Withings ScanWatch | Opinion

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Withings Scanwatch – Opinion

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In the world of wrist tech, the Withings Scanwatch is a thing of beauty. It’s not quite sporty enough for ME but it is very pleasing to the eye and should I don that work shirt that I’ve not had to wear for a long time, I would definitely feel comfortable wearing a Withings.

I don’t want to dwell on the sports profiles that the Scanwatch supports nor the connected GPS that underpins them. I’d rather take a quick look at how Scanwatch’s marketing is placing it very sweetly in the realm of health, perhaps even more particularly in the realm of ‘people who are concerned or interested in their health’. Sure other watches do the same thing as Withings BUT I would contend the competition is trying to market multi-purpose smartwatches that can show your WhatsApp notifications, take voice instructions and connect to weird and wonderful stuff on the net. Withings doesn’t do that…they’re focused. They don’t claim to do everything for everybody and that’s why the Scanwatch might do well.

Normally I’d scoff at a GBP250 Hybrid Smartwatch. Not this time. The hybrid design probably works well with the target market. Maybe people that are more concerned about their health are older than the usual smartwatch buyer and maybe such people appreciate a more classic aesthetic design. Maybe. I’d certainly buy that line of thinking.

Withings hits all the right buttons with an impressive health-related features list…:


Withings SLEEP Review vs Apple Beddit vs QS Emfit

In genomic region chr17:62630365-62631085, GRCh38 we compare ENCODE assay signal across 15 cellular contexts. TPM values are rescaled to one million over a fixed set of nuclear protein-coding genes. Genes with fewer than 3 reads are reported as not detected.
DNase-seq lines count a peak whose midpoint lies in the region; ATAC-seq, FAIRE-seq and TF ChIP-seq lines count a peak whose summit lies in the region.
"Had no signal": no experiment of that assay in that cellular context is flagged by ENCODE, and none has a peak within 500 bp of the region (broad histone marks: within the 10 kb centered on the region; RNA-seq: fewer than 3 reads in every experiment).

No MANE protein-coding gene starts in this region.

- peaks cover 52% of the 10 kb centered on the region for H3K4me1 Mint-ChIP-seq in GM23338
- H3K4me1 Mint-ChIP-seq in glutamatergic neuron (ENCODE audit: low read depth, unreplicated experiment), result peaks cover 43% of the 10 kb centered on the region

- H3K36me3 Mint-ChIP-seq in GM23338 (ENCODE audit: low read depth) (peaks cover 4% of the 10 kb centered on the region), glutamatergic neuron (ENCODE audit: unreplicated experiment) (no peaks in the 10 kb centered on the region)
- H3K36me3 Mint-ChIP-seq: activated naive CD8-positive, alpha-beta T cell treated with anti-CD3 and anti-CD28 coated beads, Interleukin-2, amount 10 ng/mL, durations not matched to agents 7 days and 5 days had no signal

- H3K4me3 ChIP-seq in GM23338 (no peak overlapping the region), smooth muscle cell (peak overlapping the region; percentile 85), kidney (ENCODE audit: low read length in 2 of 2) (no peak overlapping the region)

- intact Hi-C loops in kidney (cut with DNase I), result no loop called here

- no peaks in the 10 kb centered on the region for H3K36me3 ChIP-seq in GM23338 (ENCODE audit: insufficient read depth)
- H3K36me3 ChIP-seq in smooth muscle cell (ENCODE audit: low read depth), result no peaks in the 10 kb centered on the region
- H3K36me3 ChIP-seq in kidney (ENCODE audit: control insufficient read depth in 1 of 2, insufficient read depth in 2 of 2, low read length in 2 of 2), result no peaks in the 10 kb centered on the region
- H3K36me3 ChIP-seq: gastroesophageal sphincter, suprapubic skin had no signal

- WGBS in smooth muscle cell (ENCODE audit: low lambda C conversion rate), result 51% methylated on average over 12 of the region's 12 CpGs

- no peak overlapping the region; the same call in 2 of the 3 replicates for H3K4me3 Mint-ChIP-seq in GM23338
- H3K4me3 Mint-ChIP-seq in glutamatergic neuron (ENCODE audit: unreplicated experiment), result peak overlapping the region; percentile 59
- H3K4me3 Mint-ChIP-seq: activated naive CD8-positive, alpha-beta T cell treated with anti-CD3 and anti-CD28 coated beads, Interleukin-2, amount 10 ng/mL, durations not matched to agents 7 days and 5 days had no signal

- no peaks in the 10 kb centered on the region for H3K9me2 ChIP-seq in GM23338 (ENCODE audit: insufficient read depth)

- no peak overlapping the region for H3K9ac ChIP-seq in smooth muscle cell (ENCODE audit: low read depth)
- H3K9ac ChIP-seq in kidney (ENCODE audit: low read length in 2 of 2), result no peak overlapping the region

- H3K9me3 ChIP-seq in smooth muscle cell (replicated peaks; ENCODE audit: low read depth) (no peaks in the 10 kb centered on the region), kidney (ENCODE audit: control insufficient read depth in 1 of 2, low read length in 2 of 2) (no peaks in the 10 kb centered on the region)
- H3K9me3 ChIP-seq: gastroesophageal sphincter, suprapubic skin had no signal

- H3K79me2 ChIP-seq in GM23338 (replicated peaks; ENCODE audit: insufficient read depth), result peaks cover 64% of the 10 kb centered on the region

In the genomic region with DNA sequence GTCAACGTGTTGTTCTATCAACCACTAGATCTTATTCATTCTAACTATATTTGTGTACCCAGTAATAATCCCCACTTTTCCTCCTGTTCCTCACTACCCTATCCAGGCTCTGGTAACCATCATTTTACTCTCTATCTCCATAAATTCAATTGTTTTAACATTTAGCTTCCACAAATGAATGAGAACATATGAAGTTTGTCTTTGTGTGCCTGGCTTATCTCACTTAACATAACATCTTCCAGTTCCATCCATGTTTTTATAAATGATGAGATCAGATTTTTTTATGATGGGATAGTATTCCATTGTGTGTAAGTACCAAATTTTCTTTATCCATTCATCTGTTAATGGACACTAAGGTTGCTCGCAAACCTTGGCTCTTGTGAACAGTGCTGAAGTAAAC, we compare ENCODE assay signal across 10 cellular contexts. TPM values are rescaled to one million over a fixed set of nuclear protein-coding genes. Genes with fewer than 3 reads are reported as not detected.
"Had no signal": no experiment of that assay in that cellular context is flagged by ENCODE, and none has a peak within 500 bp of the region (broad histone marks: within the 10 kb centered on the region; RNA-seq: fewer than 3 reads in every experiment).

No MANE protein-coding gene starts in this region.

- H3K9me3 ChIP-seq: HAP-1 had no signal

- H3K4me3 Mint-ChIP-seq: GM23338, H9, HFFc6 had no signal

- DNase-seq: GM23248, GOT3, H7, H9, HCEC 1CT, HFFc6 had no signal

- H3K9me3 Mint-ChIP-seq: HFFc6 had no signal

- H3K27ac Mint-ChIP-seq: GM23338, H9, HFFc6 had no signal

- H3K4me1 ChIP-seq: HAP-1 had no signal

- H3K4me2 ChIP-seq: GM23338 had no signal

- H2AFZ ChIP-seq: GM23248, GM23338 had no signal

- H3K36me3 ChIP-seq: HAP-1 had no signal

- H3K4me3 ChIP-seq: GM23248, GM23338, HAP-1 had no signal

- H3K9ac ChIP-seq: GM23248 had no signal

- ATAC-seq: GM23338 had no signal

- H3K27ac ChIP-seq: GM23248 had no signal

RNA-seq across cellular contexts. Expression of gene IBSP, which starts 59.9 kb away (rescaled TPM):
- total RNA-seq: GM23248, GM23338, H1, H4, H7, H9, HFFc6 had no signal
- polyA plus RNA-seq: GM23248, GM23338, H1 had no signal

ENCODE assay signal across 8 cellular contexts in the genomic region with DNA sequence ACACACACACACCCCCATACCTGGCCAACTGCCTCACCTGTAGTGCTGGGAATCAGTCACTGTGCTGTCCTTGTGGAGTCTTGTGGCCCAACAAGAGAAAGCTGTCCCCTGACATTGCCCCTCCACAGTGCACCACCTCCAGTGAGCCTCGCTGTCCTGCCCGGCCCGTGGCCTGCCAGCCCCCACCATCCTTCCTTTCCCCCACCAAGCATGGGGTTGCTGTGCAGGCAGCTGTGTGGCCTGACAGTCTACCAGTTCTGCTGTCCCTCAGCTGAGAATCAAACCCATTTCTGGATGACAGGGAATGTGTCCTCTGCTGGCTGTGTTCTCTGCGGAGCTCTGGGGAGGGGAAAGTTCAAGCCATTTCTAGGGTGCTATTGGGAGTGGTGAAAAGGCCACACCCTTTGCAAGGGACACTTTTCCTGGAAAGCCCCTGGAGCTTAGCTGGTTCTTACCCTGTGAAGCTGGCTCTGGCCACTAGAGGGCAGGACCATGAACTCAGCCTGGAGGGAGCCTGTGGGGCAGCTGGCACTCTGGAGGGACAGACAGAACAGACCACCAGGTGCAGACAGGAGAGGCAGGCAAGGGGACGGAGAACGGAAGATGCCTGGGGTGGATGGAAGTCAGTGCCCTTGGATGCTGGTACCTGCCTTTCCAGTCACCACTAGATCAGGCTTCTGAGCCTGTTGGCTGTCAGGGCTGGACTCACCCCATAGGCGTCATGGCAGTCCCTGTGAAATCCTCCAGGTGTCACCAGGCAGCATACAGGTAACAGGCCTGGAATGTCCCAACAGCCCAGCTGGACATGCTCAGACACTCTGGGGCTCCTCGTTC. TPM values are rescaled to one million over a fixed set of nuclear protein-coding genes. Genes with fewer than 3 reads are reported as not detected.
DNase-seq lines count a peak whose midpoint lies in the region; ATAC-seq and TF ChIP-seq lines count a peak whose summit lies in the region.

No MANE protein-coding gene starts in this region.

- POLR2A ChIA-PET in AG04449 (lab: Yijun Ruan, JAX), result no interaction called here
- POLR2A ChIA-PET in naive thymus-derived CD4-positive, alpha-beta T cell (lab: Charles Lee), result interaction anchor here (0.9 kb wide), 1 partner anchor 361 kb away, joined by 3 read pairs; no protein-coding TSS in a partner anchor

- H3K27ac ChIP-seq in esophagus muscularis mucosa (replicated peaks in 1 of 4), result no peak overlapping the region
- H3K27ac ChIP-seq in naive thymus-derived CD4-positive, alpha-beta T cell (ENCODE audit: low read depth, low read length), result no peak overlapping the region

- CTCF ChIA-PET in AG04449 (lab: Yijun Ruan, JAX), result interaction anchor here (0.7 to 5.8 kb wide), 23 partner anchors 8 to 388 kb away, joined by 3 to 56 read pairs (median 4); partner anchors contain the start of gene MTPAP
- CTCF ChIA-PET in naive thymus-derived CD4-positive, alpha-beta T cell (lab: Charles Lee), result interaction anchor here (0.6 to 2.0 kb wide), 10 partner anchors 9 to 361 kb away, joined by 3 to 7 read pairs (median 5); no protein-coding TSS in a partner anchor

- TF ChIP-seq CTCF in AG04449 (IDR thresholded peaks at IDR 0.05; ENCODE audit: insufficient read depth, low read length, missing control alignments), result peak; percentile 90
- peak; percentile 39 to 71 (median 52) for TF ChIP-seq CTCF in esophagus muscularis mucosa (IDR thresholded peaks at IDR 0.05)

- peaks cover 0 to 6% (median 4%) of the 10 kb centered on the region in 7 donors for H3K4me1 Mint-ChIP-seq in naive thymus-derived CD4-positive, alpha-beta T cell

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6 thoughts on “Withings ScanWatch | Opinion

    1. They actually already do to a degree, with some of their heart-strap based tests in the past. Not billed as such but the metrics they gather for their recovery tests and such on the strap-based tests, are effectively ECG readings that he watch interprets for the user into “status” of their conditioning,) but they are doing it effectively (and with custom API development, one could certainly gain a more precise ECG off an HR strap than any wrist-based sensor would provide, and is being used in that way for general research studies in labs already and have for years,) the difference of course being the “convenience” of the wrist form-factor, as you mentioned, “coming soon???” from Polar’s registrations…

  1. The problem with this fitness tracker is that the heart rate measurements are not every second like most of the sportwatches but every “x” minutes. Is kind of a companion device not a watch to track your fitness status like garmin or polar. What thing I like is their data information clarity

    1. The sports watches are also not every second for standard daily recordings, they only do that when in “training/recording” modes. Otherwise most are anywhere from once every 1-10 minute intervals typically (depending on brand/model). Granted, if you wanted to record a specific period of time with a sport watch, you can, versus the Withings, but I’d imagine that’s exctly what the “on-demand ECG” function does however, probably turns it into a constant recording for “x” amount of minutes, thus actually just like a sports watch in that regard.
      Not promoting Withings, but they do make nice “daily wear” watches that I’ve considered in the past (Polar user here, for now at least, Coros is doing some great stuff though to tempt me…)
      Everything I’ve seen the past few years, seems that Withings really nails the “health-focused metrics” market with the features, and accuracy, I’ve never seen a review say they are “wrong” in their results, and that’s saying something that no “sports-watch” brand can really say. But they are simpler, so they should be better at what they do, IMO, and they seem to be.

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